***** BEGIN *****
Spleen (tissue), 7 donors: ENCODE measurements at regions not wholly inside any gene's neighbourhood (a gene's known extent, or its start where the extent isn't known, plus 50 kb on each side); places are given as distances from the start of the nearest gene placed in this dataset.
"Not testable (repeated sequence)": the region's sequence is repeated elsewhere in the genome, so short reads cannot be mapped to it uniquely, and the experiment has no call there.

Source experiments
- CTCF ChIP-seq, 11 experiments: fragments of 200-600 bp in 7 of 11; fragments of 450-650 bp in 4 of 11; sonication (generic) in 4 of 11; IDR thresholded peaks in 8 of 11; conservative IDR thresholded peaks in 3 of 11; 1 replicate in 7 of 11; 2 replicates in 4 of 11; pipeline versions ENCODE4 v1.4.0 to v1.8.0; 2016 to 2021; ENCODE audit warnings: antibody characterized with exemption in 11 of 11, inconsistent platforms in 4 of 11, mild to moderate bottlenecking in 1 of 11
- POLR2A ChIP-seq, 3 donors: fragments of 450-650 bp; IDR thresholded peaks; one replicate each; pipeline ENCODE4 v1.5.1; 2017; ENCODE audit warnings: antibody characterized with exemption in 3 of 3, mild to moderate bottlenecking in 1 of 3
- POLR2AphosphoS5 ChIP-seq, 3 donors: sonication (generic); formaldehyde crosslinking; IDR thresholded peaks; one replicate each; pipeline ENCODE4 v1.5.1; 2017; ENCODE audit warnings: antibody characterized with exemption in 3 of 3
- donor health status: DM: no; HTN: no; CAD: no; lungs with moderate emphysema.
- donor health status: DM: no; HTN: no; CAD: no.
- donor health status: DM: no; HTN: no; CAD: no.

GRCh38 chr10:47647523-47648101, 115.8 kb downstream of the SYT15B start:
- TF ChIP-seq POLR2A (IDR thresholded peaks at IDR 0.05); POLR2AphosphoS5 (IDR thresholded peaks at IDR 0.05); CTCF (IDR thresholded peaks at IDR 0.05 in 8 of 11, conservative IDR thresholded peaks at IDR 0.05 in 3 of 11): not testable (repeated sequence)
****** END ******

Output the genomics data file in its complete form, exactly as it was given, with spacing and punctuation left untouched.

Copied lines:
Spleen (tissue), 7 donors: ENCODE measurements at regions not wholly inside any gene's neighbourhood (a gene's known extent, or its start where the extent isn't known, plus 50 kb on each side); places are given as distances from the start of the nearest gene placed in this dataset.
"Not testable (repeated sequence)": the region's sequence is repeated elsewhere in the genome, so short reads cannot be mapped to it uniquely, and the experiment has no call there.

Source experiments
- CTCF ChIP-seq, 11 experiments: fragments of 200-600 bp in 7 of 11; fragments of 450-650 bp in 4 of 11; sonication (generic) in 4 of 11; IDR thresholded peaks in 8 of 11; conservative IDR thresholded peaks in 3 of 11; 1 replicate in 7 of 11; 2 replicates in 4 of 11; pipeline versions ENCODE4 v1.4.0 to v1.8.0; 2016 to 2021; ENCODE audit warnings: antibody characterized with exemption in 11 of 11, inconsistent platforms in 4 of 11, mild to moderate bottlenecking in 1 of 11
- POLR2A ChIP-seq, 3 donors: fragments of 450-650 bp; IDR thresholded peaks; one replicate each; pipeline ENCODE4 v1.5.1; 2017; ENCODE audit warnings: antibody characterized with exemption in 3 of 3, mild to moderate bottlenecking in 1 of 3
- POLR2AphosphoS5 ChIP-seq, 3 donors: sonication (generic); formaldehyde crosslinking; IDR thresholded peaks; one replicate each; pipeline ENCODE4 v1.5.1; 2017; ENCODE audit warnings: antibody characterized with exemption in 3 of 3
- donor health status: DM: no; HTN: no; CAD: no; lungs with moderate emphysema.
- donor health status: DM: no; HTN: no; CAD: no.
- donor health status: DM: no; HTN: no; CAD: no.

GRCh38 chr10:47647523-47648101, 115.8 kb downstream of the SYT15B start:
- TF ChIP-seq POLR2A (IDR thresholded peaks at IDR 0.05); POLR2AphosphoS5 (IDR thresholded peaks at IDR 0.05); CTCF (IDR thresholded peaks at IDR 0.05 in 8 of 11, conservative IDR thresholded peaks at IDR 0.05 in 3 of 11): not testable (repeated sequence)